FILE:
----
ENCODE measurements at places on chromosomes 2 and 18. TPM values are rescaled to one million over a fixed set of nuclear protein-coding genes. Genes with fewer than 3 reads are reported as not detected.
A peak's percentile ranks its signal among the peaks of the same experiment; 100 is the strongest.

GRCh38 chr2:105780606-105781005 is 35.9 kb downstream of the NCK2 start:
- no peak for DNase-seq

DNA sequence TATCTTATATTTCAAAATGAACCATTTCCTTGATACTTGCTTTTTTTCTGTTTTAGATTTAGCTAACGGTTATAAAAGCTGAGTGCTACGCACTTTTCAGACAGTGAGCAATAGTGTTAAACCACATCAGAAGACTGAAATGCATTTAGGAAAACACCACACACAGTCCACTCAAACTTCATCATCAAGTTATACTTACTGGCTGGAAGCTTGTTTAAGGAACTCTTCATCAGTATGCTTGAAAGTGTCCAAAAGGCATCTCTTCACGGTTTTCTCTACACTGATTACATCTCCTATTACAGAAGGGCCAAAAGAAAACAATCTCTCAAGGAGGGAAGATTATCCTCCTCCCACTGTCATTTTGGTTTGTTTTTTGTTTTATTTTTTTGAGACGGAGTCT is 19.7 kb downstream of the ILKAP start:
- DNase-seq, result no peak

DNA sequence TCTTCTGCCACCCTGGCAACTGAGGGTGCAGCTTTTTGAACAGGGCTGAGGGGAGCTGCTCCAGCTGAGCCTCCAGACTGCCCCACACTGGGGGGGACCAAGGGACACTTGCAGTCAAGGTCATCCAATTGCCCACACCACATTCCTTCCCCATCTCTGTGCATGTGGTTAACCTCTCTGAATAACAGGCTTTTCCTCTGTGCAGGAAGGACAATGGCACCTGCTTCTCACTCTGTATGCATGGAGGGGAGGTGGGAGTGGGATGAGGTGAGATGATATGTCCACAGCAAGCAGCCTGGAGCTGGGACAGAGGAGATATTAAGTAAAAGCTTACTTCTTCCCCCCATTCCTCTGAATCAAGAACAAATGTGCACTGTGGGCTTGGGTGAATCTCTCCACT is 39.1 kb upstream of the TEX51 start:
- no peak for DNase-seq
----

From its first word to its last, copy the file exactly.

ENCODE measurements at places on chromosomes 2 and 18. TPM values are rescaled to one million over a fixed set of nuclear protein-coding genes. Genes with fewer than 3 reads are reported as not detected.
A peak's percentile ranks its signal among the peaks of the same experiment; 100 is the strongest.

GRCh38 chr2:105780606-105781005 is 35.9 kb downstream of the NCK2 start:
- no peak for DNase-seq

DNA sequence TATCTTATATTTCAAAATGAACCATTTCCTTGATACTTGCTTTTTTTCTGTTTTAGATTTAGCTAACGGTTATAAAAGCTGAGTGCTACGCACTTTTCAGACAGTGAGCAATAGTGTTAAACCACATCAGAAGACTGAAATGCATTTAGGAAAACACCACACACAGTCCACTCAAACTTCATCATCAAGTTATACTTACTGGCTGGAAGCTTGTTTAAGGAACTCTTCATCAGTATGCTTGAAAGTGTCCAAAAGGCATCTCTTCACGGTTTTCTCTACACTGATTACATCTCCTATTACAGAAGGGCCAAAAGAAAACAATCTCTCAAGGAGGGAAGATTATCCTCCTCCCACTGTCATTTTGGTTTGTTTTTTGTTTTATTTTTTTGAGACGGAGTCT is 19.7 kb downstream of the ILKAP start:
- DNase-seq, result no peak

DNA sequence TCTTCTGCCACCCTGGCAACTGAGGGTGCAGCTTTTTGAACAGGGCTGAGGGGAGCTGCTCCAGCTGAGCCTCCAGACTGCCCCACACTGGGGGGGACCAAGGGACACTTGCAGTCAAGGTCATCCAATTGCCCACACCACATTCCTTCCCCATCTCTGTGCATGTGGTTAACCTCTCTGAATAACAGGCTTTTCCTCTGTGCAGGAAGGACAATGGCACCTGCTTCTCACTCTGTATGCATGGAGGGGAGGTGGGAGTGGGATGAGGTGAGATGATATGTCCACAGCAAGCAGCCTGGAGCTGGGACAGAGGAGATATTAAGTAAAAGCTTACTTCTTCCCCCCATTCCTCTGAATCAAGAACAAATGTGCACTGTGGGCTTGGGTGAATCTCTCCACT is 39.1 kb upstream of the TEX51 start:
- no peak for DNase-seq